Tuesday 27 May 2014

Will the real James Norbury please stand up?

Richard Rutt, in his History of Knitting, described James Norbury as "the strongest single influence in British knitting during the 25 years after the Second World War".  He was the chief designer for Patons and Baldwins from 1946 until he retired in 1969, and wrote several books on knitting.  In the 1950s, James Norbury had a series of programmes on knitting on BBC television, and I would really like to see one -  I can't imagine what the programmes were like.  So I searched online in case any of them were archived, but didn't find any.   However, I did find a TV programme on which he made an appearance - it was an American panel show called "To Tell the Truth".   The show ran for more than ten years, and he appeared on the last prime-time broadcast in 1967, which is archived here.  

The show had a resident panel of two men and two women, plus a presenter,  and in each round, three people would come on, all claiming to be the same person.  The panel had to decide which of the three was genuine.  In the last round of the final show, three men came on stage, all claiming to be James Norbury.  (You'll find this round starting at 19min. 19sec. - unless you want to start slightly earlier and watch the ads for Pepto-Bismol and Unguentine ) 

The presenter read a short piece about the real James Norbury:  "I, James Norbury, am an expert in the art of hand-knitting. For seven years I taught knitting on British television. I have written ten books on the subject, including the authoritative Encyclopaedia of Knitting.  I am also chief designer for the world's largest firm of wool spinners.... I am an accomplished knitter myself.  As a matter of  fact, in cable-stitch circles I am known as the Dior of the knitting needles."  In the middle of this, two models appeared, wearing outfits designed by Norbury.  One was a "knitted playsuit.  It features a crew neck with diamond motifs and little-boy shorts."  The other was truly atrocious: a "marine blue at-home ensemble with a crochet-accented button-front tunic over knee-length bloomers."  It had a waisted tunic with flared skirt, mid-thigh length, revealing the bloomers and their deep lacy edging.  I think that's "at-home" in the sense that you wouldn't want to be seen in public in it.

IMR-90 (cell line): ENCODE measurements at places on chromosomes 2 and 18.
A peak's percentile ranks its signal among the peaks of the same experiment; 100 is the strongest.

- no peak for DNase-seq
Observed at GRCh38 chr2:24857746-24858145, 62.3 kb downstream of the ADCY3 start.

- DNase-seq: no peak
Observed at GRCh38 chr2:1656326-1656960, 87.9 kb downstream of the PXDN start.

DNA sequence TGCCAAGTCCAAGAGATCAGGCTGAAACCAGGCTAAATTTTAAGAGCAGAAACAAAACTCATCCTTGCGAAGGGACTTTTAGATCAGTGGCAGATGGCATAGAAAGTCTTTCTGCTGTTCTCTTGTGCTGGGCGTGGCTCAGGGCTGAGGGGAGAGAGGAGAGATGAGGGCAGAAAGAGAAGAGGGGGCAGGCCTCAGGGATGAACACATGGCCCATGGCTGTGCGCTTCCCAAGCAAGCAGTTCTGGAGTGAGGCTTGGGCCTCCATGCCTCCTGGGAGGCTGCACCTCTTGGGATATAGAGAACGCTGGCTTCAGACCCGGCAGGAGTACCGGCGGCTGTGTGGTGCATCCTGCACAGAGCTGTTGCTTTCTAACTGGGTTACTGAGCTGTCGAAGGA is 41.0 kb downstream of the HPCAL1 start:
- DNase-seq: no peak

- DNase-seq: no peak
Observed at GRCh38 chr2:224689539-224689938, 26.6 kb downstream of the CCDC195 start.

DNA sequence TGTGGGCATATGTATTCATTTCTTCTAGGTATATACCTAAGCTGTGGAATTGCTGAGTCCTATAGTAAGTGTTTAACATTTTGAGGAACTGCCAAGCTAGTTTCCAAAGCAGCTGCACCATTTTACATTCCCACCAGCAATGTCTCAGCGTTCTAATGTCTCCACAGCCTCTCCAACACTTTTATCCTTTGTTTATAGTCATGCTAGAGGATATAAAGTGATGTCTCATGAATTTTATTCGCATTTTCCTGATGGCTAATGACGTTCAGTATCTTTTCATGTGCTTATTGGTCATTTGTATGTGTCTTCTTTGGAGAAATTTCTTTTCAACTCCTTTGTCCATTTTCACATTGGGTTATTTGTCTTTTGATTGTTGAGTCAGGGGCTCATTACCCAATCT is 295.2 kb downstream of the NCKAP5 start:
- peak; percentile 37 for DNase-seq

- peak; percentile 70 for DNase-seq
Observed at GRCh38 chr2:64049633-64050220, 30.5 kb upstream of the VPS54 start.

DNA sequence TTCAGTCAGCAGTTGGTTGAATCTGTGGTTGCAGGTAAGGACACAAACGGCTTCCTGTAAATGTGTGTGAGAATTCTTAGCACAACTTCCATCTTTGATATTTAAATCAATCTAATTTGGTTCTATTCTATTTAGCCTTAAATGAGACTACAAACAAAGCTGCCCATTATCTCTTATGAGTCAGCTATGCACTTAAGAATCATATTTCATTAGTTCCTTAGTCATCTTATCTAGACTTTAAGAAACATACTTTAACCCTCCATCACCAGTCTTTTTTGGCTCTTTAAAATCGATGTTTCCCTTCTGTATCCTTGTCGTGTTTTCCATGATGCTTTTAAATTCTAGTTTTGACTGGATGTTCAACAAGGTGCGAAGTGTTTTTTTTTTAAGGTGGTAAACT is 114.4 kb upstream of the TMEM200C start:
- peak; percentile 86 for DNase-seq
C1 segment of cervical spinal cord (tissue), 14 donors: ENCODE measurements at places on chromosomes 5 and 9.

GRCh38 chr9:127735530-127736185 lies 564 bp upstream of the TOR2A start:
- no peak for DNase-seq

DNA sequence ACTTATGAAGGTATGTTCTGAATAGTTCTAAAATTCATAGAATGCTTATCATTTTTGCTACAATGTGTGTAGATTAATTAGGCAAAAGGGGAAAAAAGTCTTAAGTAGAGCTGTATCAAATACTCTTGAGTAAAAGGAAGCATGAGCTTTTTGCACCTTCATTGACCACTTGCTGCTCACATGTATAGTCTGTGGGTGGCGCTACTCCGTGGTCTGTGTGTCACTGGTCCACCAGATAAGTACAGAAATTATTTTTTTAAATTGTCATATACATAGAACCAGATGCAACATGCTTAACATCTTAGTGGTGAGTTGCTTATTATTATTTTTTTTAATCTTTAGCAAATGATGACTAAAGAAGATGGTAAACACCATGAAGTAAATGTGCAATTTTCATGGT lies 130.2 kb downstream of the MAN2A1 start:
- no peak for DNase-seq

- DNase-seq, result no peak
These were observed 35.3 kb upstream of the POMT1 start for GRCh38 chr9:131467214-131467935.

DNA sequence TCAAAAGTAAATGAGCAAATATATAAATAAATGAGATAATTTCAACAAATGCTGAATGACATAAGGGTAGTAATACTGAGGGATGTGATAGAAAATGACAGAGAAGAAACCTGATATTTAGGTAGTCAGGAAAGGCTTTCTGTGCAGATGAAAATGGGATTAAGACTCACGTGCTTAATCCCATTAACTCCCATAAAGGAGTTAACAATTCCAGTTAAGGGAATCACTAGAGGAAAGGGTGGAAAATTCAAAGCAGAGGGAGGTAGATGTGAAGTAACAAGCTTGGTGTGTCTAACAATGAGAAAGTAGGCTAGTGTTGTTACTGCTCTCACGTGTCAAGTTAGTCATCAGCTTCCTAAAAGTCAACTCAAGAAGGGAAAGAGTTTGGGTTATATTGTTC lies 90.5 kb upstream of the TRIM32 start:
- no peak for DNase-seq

James Norbury on "To Tell the truth"

Then the panel had about half a minute each to put questions to the three James Norburys.  The answers didn't seem very informative, except that one panellist asked the real James Norbury "What is the difference between knit and purl?" and got the reply "Knitting is done with the wool at the front of the work and purling with the wool at the back of the work," which must have been a slip of the tongue, because it's clearly the wrong way round.  So when the panel came to vote on who they thought was the real James Norbury, two picked the right man, but two picked a man who turned out to be an "expert in the art of yoga".  The yoga expert seemed very outgoing, just the sort of person to present a TV series, and also managed to get in a mention of Patons and Baldwins.   

And finally the presenter asked the question which has become a very well-known formula, even over here in Britain where no-one ever saw the show that started it: "Will the real James Norbury please stand up?"     


  1. It's great to see that even the master got his back and front mixed up. I have to think carefully every time a pattern mentions holding yarn to the back or front. My logical brain always tries to tell me that behind the work must be the back.

  2. And there I was thinking you were making an Eminem reference: "Will the real Slim Shady please stand up?"


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